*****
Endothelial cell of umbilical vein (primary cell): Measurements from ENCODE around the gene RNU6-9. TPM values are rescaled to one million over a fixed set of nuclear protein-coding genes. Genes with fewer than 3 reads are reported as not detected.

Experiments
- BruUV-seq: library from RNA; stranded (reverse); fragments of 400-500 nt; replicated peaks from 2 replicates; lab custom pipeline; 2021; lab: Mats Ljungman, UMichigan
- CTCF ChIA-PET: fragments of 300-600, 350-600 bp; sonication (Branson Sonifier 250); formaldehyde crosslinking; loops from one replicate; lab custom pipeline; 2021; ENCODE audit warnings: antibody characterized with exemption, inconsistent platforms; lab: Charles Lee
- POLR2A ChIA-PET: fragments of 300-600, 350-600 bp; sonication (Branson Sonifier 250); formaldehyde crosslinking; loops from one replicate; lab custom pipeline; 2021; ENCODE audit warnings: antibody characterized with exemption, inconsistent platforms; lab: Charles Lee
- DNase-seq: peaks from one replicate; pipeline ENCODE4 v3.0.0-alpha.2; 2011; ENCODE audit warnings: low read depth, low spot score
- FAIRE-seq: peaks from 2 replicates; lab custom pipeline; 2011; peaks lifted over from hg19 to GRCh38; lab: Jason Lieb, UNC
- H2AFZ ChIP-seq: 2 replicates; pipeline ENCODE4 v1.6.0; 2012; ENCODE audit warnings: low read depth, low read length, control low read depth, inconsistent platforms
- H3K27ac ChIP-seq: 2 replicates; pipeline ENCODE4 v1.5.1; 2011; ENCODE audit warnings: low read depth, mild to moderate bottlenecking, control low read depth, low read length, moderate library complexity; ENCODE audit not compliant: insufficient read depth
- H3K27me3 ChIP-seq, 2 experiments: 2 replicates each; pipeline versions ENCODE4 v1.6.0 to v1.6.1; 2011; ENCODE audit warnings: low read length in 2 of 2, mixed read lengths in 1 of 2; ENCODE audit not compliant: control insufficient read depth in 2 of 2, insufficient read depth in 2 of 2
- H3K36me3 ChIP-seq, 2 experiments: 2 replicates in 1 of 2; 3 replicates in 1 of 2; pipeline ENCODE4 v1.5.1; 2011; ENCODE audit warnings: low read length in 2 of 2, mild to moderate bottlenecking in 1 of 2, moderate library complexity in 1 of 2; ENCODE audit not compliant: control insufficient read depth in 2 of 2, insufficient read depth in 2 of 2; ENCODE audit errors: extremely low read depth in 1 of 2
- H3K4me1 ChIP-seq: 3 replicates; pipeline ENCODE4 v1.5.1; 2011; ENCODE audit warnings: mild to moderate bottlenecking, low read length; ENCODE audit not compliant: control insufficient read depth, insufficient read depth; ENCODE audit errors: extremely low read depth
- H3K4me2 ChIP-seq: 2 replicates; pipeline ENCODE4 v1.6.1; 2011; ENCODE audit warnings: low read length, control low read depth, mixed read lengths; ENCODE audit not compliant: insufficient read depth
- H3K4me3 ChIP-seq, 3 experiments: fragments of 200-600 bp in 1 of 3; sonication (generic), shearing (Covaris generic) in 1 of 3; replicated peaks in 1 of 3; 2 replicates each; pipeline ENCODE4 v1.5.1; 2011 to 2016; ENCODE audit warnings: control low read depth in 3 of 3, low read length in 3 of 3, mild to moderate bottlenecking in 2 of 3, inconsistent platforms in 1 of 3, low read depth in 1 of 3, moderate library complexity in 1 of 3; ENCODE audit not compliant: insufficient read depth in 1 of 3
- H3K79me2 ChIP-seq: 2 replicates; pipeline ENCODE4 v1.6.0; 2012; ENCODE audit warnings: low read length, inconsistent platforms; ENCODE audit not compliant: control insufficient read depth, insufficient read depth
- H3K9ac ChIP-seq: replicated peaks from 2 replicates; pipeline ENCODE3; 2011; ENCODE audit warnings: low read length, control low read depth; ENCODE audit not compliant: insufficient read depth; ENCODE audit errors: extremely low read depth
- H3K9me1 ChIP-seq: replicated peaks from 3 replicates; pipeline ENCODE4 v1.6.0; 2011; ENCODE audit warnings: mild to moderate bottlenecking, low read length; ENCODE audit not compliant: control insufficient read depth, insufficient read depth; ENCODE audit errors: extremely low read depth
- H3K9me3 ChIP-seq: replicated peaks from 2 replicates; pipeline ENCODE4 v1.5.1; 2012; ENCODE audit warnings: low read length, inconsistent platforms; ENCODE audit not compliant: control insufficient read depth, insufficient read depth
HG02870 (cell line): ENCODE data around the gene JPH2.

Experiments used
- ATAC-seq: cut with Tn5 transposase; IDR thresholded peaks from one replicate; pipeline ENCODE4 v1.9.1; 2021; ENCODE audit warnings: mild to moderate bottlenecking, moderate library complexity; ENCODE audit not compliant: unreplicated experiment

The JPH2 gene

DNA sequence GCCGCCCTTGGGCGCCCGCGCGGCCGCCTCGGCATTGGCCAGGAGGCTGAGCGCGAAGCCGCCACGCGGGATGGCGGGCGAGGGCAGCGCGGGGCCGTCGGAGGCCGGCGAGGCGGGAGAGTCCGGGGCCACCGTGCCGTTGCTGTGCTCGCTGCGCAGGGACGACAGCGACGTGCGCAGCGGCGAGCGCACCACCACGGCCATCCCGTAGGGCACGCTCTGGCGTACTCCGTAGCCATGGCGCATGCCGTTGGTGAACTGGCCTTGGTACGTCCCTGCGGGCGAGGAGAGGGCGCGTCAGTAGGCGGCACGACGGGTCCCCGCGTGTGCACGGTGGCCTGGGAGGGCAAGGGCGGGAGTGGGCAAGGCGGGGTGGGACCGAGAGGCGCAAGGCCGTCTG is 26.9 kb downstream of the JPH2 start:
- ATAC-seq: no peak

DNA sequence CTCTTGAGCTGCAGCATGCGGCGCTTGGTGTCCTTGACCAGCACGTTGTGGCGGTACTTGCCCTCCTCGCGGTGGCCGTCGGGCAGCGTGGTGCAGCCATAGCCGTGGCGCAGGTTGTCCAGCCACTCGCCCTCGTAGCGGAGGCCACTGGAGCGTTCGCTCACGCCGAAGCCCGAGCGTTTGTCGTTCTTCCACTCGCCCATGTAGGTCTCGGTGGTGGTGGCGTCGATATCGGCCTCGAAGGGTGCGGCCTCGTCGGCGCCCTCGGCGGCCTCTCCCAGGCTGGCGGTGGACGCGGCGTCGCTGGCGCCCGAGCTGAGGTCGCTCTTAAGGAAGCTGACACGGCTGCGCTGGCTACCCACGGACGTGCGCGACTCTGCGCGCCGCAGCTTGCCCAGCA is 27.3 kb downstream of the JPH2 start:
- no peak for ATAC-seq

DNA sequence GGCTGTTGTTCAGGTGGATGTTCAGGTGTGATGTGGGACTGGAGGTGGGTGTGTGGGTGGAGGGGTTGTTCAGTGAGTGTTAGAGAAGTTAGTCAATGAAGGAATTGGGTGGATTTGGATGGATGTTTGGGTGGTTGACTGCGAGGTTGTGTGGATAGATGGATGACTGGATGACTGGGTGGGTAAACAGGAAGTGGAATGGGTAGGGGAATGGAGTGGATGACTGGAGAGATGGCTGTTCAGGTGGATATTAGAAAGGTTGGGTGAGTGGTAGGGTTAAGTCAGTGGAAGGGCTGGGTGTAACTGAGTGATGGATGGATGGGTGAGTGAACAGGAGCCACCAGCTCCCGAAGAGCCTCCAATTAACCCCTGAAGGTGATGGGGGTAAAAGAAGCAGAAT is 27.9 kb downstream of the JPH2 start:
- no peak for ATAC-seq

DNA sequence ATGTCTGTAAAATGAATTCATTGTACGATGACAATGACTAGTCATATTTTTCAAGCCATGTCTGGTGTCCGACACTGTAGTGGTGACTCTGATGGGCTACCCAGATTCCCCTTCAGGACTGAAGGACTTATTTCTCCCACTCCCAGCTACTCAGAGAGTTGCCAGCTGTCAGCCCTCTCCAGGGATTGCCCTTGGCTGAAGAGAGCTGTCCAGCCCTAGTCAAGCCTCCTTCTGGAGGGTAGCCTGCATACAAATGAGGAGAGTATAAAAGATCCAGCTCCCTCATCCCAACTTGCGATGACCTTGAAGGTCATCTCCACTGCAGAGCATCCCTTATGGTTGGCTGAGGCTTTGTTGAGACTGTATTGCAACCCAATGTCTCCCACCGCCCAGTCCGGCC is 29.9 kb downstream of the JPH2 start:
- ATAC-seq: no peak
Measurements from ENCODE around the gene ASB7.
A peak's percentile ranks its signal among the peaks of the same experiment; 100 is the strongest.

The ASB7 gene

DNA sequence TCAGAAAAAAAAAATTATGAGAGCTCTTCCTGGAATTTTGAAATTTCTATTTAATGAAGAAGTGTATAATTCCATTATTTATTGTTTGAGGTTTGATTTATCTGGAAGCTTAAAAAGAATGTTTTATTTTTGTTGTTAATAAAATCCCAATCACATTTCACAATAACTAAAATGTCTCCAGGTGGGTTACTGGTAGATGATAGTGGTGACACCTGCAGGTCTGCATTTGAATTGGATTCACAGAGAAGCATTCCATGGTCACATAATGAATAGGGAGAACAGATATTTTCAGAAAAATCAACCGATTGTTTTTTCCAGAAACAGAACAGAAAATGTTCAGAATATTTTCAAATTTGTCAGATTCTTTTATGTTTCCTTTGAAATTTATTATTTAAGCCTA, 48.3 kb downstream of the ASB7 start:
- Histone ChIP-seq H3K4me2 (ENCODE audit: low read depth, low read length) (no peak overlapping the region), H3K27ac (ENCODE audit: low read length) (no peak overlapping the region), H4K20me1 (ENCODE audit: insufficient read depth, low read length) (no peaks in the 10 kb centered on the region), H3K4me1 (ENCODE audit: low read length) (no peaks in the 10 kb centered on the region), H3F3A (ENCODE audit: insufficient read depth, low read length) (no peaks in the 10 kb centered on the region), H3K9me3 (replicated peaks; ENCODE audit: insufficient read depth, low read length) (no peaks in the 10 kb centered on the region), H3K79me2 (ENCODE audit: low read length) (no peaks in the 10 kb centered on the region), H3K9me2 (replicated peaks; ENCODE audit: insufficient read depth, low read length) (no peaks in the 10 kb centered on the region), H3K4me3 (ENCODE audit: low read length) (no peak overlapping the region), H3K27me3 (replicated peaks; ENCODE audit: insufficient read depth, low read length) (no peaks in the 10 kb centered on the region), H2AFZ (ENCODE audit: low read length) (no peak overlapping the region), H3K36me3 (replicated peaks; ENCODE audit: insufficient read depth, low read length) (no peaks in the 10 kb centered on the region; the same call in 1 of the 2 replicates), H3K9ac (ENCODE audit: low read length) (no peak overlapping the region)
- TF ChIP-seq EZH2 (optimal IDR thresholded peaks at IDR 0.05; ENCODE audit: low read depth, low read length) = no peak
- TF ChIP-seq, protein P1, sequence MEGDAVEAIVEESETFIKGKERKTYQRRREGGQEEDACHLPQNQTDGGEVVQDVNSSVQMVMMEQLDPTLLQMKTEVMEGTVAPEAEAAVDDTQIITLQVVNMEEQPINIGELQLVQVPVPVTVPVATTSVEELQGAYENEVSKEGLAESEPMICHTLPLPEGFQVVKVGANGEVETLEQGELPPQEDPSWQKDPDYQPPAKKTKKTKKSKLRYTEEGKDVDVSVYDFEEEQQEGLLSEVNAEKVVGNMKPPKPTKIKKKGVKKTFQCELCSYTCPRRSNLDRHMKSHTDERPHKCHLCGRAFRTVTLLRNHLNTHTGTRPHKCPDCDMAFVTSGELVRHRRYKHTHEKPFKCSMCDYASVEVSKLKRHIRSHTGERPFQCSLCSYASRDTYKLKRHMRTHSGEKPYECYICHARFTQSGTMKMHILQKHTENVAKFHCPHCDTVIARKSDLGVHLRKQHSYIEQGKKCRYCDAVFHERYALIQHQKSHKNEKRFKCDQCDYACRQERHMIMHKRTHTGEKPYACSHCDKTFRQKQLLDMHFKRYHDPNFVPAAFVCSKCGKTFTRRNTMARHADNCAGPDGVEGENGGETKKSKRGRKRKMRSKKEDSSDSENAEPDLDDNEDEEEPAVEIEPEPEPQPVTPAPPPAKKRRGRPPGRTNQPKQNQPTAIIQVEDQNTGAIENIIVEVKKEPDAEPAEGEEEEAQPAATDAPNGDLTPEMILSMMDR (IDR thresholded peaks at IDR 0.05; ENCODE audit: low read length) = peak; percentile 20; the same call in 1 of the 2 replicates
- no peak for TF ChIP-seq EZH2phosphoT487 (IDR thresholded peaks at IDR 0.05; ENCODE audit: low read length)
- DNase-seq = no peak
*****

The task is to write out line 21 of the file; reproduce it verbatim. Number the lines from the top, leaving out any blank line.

- ATAC-seq: cut with Tn5 transposase; IDR thresholded peaks from one replicate; pipeline ENCODE4 v1.9.1; 2021; ENCODE audit warnings: mild to moderate bottlenecking, moderate library complexity; ENCODE audit not compliant: unreplicated experiment